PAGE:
The first trigger is smell. About 10-15 minutes before he wants to feed, he puts a bin of live, stinky rodents in the snake room. Within minutes the snakes’ behavior changes dramatically. Without the rodents in the room the snakes are calm and sedentary. After they get a whiff of rodents, they get very lively and start poking around in anticipation of being fed, like they’re hunting for the prey. He calls this they become “hot to trot”. They’re almost in a frenzy. He claims when they’re in this state he can feed them anything and they’ll eat it, even his boot. If you don’t have access to live rodents as you are feeding F/T, he claims you can get the same response by putting a bucket of warmed F/T in the room again 10-15 minutes before you want to feed. If you only have a single F/T because you only have a single snake, I would introduce the single, warmed F/T to the snake room 10-15 minutes before you want to feed. Try to get it outside of the cage, but near the vent holes of the enclosure. The idea is to get the snake to smell the rodent for a good 10-15 minutes before you actually feed it. Do NOT thaw and warm the F/T in the snake room, do it away from that room. If the snake smells rodent for an extended period of time, it will become used to the smell and lose interest in feeding. Kind of like grandma being used to her house smelling like moth balls. She can’t smell them anymore because her nose has gotten used to the smell. But when you walk into her house you definitely smell moth balls. Once you recognize that the snake’s behavior has changed and it appears to be hunting, first step is accomplished.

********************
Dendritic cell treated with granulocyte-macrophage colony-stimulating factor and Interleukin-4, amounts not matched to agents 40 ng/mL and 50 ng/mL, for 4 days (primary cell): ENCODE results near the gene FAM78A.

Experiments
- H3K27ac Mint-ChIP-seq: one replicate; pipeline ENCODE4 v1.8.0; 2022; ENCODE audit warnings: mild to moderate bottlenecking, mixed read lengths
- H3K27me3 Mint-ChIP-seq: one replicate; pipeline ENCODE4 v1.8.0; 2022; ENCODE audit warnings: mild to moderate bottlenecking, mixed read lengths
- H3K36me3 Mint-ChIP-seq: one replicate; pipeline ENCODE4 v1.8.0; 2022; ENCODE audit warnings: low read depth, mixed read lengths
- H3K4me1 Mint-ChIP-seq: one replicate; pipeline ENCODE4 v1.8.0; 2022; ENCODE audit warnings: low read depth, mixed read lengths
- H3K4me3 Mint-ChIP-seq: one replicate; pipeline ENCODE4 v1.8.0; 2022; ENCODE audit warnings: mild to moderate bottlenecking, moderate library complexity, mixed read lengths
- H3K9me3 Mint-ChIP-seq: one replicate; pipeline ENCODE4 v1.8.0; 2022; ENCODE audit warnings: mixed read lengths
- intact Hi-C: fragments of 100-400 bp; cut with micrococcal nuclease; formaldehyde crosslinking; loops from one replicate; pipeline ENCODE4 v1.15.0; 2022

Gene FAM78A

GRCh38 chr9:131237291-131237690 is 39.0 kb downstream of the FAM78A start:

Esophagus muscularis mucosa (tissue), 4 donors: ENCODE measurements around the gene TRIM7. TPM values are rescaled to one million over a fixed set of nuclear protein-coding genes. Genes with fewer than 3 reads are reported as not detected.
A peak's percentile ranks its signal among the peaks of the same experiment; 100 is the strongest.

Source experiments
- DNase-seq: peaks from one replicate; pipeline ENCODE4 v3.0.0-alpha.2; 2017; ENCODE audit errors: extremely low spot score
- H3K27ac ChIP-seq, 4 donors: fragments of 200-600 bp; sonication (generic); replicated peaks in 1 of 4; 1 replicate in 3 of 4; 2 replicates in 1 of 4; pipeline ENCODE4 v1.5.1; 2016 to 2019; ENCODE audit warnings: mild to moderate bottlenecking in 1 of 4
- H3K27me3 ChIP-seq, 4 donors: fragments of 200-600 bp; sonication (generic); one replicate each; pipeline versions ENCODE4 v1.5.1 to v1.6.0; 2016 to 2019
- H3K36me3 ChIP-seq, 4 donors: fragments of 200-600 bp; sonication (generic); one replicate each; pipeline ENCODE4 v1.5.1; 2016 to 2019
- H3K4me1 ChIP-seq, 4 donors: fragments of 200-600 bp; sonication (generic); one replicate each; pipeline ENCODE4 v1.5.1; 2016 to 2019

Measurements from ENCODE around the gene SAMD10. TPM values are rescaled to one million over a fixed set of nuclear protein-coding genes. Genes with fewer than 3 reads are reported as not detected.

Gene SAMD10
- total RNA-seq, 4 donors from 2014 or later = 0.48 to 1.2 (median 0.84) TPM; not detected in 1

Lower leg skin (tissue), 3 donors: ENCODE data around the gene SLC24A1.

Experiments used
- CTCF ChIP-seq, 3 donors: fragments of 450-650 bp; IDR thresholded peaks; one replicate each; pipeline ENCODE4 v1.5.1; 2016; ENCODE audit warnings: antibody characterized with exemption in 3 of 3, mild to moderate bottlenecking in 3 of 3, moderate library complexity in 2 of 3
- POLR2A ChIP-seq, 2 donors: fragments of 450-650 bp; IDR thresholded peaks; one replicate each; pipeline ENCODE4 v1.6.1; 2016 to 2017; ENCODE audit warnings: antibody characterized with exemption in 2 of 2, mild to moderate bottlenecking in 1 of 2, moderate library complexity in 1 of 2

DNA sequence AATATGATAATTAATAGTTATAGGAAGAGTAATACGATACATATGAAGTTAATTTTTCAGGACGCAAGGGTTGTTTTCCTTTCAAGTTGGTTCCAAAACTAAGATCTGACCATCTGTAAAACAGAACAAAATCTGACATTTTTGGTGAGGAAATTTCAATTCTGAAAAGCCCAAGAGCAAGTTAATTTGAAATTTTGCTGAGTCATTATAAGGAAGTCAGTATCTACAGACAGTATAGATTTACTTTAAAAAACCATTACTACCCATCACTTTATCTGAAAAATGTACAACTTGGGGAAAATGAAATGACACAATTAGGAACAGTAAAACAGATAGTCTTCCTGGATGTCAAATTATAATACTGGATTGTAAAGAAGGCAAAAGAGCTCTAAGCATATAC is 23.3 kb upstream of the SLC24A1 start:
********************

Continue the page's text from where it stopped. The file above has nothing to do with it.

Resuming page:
The second trigger is heat signature. You have to warm the F/T up to be warmer than room temperature. That way the BP can “see” the warm rodent body with its heat pits. It doesn’t have to be scalding hot, just warmer than room temperature. And when you offer the rodent, use some sort of tongs. That puts separation between the warm rodent and your warm hand. The snake can more clearly see the heat signature of the rodent and not get confused by the heat signature of your hand.